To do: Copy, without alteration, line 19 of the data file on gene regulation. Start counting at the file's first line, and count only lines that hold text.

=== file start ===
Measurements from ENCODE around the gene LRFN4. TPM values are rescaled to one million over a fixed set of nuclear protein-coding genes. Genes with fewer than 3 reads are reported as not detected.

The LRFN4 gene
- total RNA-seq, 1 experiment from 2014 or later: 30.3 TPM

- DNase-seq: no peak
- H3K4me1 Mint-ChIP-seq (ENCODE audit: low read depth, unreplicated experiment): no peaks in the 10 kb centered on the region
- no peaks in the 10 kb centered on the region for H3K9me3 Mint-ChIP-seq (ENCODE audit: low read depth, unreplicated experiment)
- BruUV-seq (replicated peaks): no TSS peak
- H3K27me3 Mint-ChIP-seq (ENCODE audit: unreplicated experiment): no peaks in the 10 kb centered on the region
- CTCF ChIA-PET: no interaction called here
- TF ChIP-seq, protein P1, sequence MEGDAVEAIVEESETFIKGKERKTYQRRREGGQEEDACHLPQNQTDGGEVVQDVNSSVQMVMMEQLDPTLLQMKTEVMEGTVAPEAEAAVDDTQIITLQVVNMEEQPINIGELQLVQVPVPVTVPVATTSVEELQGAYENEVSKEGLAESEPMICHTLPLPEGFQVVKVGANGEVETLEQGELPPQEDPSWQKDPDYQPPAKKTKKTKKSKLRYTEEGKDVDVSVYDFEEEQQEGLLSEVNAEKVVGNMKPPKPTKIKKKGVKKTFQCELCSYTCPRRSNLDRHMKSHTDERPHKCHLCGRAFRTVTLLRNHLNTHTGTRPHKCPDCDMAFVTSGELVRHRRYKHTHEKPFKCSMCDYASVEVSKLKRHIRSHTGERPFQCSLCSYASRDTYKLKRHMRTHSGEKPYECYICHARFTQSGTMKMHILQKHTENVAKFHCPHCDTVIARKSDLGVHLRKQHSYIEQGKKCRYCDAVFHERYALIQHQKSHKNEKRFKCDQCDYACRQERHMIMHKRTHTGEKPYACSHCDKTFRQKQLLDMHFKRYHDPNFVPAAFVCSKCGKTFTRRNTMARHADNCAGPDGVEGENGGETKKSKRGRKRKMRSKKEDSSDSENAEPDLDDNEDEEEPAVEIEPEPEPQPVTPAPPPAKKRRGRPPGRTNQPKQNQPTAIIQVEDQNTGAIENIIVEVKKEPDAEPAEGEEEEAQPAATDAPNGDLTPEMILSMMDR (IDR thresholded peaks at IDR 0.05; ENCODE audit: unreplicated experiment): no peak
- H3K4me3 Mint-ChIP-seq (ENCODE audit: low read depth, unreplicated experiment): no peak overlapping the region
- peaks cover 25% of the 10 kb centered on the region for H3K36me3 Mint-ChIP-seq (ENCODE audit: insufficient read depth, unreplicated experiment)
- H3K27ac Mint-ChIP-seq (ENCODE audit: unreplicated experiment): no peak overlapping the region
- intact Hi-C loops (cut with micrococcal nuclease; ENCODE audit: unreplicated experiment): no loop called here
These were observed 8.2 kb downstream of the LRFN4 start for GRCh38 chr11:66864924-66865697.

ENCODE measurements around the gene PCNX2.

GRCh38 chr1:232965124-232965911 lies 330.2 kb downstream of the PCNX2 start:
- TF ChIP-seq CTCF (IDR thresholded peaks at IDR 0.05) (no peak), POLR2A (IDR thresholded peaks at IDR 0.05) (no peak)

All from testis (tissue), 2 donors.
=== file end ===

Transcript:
All from testis (tissue), 2 donors.